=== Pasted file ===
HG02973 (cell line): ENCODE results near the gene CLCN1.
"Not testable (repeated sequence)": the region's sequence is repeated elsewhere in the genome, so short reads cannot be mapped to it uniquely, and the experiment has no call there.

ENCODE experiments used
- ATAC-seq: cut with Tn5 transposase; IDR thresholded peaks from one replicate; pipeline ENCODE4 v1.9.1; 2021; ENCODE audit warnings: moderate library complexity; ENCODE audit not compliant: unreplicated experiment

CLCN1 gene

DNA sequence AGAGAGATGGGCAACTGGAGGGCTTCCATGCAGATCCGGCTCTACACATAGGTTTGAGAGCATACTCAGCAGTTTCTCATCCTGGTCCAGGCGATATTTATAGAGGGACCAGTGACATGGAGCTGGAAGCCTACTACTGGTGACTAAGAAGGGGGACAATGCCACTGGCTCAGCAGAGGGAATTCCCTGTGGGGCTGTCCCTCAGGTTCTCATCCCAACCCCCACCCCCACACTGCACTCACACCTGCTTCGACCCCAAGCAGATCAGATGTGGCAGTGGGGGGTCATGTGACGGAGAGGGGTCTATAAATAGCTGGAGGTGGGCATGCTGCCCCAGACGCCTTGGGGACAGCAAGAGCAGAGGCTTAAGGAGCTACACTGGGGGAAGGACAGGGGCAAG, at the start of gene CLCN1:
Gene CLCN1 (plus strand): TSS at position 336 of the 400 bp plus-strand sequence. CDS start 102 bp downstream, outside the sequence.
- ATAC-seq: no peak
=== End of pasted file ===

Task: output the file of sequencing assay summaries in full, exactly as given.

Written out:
HG02973 (cell line): ENCODE results near the gene CLCN1.
"Not testable (repeated sequence)": the region's sequence is repeated elsewhere in the genome, so short reads cannot be mapped to it uniquely, and the experiment has no call there.

ENCODE experiments used
- ATAC-seq: cut with Tn5 transposase; IDR thresholded peaks from one replicate; pipeline ENCODE4 v1.9.1; 2021; ENCODE audit warnings: moderate library complexity; ENCODE audit not compliant: unreplicated experiment

CLCN1 gene

DNA sequence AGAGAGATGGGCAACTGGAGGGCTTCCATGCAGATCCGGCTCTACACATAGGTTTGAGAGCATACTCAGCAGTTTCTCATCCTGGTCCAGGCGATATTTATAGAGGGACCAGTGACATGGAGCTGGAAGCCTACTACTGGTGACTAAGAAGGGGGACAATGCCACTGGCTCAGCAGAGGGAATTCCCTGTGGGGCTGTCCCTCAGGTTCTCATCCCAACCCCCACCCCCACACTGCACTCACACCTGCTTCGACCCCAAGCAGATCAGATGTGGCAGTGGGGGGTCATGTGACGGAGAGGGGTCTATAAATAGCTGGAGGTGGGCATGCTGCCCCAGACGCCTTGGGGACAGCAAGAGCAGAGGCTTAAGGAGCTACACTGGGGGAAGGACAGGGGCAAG, at the start of gene CLCN1:
Gene CLCN1 (plus strand): TSS at position 336 of the 400 bp plus-strand sequence. CDS start 102 bp downstream, outside the sequence.
- ATAC-seq: no peak